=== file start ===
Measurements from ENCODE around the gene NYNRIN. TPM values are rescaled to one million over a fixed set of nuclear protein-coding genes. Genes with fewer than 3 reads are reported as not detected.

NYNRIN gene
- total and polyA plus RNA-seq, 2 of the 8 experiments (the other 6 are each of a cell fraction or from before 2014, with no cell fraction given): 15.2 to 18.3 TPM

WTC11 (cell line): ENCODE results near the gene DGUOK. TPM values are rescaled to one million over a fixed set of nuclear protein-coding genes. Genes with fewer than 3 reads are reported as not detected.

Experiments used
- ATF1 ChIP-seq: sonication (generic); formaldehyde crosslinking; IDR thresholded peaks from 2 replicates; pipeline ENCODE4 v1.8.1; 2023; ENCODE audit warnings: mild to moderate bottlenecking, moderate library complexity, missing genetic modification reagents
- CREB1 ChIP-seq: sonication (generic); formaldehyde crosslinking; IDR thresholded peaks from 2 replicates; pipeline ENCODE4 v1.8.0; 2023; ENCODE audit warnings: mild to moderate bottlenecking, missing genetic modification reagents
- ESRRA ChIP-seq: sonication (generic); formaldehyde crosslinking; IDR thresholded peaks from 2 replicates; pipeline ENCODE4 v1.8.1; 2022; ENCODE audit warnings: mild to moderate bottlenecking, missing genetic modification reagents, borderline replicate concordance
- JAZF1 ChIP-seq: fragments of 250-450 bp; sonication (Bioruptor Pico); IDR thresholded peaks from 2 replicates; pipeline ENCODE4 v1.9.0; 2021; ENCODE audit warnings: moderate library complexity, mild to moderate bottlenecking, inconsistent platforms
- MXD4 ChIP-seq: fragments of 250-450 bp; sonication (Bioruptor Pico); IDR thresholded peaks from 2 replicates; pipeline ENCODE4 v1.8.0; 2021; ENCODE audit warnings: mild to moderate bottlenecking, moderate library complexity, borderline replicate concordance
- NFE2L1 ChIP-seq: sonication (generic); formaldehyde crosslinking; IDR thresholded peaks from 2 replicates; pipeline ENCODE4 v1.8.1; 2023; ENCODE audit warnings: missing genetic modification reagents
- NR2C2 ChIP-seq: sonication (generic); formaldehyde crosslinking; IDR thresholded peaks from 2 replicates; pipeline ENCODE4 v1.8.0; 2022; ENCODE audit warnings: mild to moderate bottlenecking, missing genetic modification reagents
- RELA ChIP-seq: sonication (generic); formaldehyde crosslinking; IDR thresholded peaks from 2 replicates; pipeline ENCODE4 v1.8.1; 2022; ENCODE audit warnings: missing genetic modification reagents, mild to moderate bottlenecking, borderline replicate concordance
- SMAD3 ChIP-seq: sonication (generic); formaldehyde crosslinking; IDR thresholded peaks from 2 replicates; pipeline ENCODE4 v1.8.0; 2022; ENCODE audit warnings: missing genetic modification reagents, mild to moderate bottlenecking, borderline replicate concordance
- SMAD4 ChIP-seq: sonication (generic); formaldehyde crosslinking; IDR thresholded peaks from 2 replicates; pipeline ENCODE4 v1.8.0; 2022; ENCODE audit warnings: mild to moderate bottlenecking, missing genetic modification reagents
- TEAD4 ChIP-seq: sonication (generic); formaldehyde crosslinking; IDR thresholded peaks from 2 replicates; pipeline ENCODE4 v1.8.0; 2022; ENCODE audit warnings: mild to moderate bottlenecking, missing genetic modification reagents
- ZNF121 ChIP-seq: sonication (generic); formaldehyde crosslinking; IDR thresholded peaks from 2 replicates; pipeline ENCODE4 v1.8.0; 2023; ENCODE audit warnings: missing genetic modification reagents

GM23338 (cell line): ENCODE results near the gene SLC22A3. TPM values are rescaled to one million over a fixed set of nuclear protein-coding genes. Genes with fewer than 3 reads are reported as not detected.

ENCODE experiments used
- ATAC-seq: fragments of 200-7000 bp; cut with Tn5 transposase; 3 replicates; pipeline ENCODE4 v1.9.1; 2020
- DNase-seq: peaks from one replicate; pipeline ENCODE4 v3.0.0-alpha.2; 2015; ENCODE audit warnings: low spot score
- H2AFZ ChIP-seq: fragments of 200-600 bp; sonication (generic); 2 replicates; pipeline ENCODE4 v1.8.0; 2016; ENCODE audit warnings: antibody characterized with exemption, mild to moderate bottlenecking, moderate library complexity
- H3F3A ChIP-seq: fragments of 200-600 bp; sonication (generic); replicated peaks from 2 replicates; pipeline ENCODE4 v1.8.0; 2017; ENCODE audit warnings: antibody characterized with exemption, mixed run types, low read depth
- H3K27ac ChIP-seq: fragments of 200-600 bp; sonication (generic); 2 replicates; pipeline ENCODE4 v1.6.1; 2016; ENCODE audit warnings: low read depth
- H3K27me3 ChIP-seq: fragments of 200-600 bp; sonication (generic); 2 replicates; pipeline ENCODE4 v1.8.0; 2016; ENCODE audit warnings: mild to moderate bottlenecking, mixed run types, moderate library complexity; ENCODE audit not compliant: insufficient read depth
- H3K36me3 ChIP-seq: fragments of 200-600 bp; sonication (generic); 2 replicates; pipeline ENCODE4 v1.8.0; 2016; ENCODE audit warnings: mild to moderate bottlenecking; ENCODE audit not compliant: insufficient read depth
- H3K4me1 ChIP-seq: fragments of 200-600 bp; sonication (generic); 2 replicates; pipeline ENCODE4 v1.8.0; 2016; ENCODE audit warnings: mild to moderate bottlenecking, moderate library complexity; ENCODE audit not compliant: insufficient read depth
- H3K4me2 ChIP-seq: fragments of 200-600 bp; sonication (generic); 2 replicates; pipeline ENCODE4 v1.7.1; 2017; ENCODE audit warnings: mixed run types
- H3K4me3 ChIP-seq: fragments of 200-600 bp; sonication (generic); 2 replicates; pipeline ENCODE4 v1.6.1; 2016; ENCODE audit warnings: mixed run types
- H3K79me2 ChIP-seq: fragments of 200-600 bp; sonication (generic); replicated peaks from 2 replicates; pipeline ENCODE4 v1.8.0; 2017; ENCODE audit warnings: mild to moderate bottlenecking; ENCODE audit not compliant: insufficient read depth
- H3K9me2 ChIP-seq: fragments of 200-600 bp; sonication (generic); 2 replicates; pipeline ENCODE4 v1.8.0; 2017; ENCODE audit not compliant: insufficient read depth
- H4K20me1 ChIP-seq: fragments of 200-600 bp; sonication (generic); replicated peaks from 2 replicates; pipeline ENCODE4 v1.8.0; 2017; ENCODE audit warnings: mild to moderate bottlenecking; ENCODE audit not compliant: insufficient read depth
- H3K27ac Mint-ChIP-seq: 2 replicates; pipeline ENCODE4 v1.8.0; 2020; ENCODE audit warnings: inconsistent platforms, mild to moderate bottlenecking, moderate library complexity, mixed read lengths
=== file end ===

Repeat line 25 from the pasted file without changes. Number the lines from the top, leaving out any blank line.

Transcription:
- H3K27me3 ChIP-seq: fragments of 200-600 bp; sonication (generic); 2 replicates; pipeline ENCODE4 v1.8.0; 2016; ENCODE audit warnings: mild to moderate bottlenecking, mixed run types, moderate library complexity; ENCODE audit not compliant: insufficient read depth